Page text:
Court ruling could lead to end of jury trial system
THE EUROPEAN Court of Human Rights is considering a case that could lead to the end of the current system of jury trial, The Irish Times has learned.
However, the Government has robustly defended the Irish jury system in a document submitted to the court.
This follows a decision last year from the human rights court, in a case against Belgium, that a man had not received a fair trial because the jury in his case had not given reasons for their decision.
If this decision becomes the authoritative view of the Strasbourg court it will have to be followed by the Government as a signatory to the European Convention on Human Rights. This would lead to a fundamental change in the centuries-old system of jury trial.
The Irish observations state that the judgment “could have the most profound implications for the Irish legal system, where trial by jury is the ordinary method of trial provided for under the Constitution in the case of all prosecutions for non-minor offences”.
In the recently concluded Lillis case Mr Justice White made a reference to this case and the issue of a jury being asked for reasons for their decision. This suggestion was opposed by both counsel for the defence, Brendan Grehan, and for the prosecution, Mary Ellen Ring, who pointed to the Government’s position as outlined in its “observations”.
In the event, the jury indicated that they came to a verdict of manslaughter on the basis they did not consider the prosecution had proved Lillis intended to kill his wife.
The Belgian case involved a man called Richard Taxquet, who was convicted in October 2004 of murdering a government minister and attempting to murder his partner a decade earlier.
He claimed that his right to a fair trial had not been respected in that the verdict of the 12-person jury had not included a statement of reasons.
The court agreed, stating: “It is important, for the purpose of explaining the verdict both to the accused and to the public at large . . . to highlight the considerations that have persuaded the jury of the accused’s guilt or innocence and to indicate the precise reasons why each of the questions has been answered in the affirmative or the negative.”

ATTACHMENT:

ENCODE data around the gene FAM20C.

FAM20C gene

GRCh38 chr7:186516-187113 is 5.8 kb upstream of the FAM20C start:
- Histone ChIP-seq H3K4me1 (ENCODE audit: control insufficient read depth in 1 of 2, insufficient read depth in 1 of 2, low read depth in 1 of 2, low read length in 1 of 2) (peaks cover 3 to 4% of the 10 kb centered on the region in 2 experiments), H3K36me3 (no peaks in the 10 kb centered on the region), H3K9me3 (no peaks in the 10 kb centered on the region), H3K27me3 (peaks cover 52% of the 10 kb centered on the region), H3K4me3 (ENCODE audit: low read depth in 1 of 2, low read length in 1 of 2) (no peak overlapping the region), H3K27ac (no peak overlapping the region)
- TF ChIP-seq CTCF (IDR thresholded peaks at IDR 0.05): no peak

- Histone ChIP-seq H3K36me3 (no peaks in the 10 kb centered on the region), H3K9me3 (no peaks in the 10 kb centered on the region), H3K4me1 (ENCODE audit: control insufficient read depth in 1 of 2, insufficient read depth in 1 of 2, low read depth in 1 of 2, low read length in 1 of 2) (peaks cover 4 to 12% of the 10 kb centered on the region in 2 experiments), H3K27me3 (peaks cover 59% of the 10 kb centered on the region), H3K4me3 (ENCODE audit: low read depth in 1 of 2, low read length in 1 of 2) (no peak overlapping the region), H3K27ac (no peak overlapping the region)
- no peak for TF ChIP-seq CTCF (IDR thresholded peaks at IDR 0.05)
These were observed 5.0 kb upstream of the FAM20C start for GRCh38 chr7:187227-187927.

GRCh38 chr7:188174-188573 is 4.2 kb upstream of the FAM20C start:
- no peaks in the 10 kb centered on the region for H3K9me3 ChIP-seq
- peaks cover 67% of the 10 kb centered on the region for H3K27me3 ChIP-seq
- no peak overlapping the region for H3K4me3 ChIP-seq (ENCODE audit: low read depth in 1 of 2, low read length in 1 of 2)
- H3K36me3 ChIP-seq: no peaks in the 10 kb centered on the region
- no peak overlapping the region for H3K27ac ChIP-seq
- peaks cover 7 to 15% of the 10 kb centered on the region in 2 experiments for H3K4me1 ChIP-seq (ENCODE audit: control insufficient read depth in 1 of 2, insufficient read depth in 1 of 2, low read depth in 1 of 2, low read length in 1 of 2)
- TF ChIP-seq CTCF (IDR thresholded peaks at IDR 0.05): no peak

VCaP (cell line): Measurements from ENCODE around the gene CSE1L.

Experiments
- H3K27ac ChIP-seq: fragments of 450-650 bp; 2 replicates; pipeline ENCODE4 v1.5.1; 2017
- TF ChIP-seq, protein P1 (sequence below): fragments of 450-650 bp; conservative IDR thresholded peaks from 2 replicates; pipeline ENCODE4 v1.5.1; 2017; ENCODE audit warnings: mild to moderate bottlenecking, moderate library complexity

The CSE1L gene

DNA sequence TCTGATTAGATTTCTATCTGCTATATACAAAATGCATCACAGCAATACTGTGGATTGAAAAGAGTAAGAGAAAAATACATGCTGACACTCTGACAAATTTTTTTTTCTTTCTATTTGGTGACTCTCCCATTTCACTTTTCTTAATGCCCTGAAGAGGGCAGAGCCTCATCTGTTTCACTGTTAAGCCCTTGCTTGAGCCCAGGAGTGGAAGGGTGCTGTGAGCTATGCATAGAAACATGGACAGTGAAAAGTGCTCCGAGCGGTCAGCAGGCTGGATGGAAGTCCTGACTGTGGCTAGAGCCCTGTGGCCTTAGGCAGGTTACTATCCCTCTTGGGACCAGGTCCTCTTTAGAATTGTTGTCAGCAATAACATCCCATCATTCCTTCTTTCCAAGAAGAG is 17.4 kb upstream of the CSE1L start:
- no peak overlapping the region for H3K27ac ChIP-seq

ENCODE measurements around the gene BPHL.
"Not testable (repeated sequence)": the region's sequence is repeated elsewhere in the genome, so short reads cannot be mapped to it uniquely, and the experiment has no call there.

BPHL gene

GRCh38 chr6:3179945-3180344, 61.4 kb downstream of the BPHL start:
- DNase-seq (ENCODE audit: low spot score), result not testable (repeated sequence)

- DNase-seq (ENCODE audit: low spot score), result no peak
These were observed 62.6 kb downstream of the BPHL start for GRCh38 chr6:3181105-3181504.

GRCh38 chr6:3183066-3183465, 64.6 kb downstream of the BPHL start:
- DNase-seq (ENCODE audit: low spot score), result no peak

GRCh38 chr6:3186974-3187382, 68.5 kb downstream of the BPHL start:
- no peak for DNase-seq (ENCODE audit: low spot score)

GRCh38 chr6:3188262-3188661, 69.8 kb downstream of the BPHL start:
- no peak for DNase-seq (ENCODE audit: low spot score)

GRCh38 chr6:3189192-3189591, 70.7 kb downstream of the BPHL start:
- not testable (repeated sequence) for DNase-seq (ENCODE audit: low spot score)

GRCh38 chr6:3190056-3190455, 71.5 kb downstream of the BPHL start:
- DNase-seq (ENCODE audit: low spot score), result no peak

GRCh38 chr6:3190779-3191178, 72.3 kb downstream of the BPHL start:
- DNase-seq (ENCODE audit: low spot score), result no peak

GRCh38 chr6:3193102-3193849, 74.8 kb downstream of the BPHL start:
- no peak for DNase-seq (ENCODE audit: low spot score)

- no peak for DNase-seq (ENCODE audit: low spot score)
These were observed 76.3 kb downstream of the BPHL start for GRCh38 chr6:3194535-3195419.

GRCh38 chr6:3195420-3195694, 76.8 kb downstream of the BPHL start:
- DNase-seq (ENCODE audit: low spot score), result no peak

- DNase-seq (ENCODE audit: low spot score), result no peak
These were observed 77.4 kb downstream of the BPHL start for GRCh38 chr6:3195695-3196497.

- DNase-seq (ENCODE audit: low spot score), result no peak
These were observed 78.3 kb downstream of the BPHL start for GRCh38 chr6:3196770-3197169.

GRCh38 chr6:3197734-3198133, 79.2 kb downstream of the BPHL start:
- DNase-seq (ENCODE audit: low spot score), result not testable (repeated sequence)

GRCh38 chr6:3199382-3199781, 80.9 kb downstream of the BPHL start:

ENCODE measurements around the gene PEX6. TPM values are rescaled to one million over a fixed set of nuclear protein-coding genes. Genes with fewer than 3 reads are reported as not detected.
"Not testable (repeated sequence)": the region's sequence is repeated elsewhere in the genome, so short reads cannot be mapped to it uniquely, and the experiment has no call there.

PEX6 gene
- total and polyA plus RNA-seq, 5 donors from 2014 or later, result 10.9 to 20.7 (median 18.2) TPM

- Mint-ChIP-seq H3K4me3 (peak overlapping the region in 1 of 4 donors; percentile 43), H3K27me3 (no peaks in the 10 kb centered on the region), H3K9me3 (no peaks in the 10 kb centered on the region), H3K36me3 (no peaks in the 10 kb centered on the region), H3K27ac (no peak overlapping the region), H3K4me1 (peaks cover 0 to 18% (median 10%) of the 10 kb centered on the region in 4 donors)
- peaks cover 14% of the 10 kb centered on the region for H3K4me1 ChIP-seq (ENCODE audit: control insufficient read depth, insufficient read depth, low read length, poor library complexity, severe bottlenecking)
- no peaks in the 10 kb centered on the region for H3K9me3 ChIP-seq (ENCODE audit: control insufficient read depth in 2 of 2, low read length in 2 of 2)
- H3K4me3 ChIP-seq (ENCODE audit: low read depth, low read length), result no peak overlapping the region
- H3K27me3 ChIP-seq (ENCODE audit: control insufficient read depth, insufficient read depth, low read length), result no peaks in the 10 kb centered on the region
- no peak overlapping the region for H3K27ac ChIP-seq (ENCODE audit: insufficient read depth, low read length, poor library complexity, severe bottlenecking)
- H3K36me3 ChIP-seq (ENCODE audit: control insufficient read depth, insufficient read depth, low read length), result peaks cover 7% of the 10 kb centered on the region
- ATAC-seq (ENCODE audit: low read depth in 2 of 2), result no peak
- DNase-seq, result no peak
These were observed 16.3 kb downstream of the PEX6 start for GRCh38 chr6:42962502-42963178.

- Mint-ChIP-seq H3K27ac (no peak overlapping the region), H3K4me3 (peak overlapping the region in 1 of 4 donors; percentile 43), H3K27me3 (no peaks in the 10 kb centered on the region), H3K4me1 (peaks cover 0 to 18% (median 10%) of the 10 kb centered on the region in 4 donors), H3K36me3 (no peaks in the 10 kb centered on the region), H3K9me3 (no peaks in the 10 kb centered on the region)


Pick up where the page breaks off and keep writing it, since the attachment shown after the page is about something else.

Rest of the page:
It also found that his right to a fair trial had been violated in that he had not been able to examine witnesses who were anonymous.
This judgment was a “Chamber judgment” of the court, and so is not authoritative. It must be agreed by the 17-judge Grand Chamber to become part of the body of case law of the Strasbourg court.
Belgium, as the state party, has sent in a response to the judgment, and the Government has sent in its “third party observations”. It is likely that the UK government, which has a similar jury system to the Irish one, has done likewise. All of these will be considered by the Grand Chamber when coming to its decision.
In its “observations” the Government comments that there are very significant differences between the Irish and Belgian criminal proceedings, including that the Irish system is adversarial rather than inquisitorial.
It challenged the validity of the reasons outlined by the court for coming to its conclusion, stating that it did not take into sufficient account the diversity of criminal legal systems in contracting states; the fundamental nature, purpose and importance of the jury system in many contracting states; the long acceptance by citizens of that system; and its lengthy historical provenance.
The Government has also taken issue with the other part of the ruling at the European Court of Human Rights that the anonymous witness should have been available for cross-examination. It stated Ireland had an interest “in ensuring the protection of anonymous police informers, while being able to use the information they provide in a manner consistent with the guarantee of a fair trial”.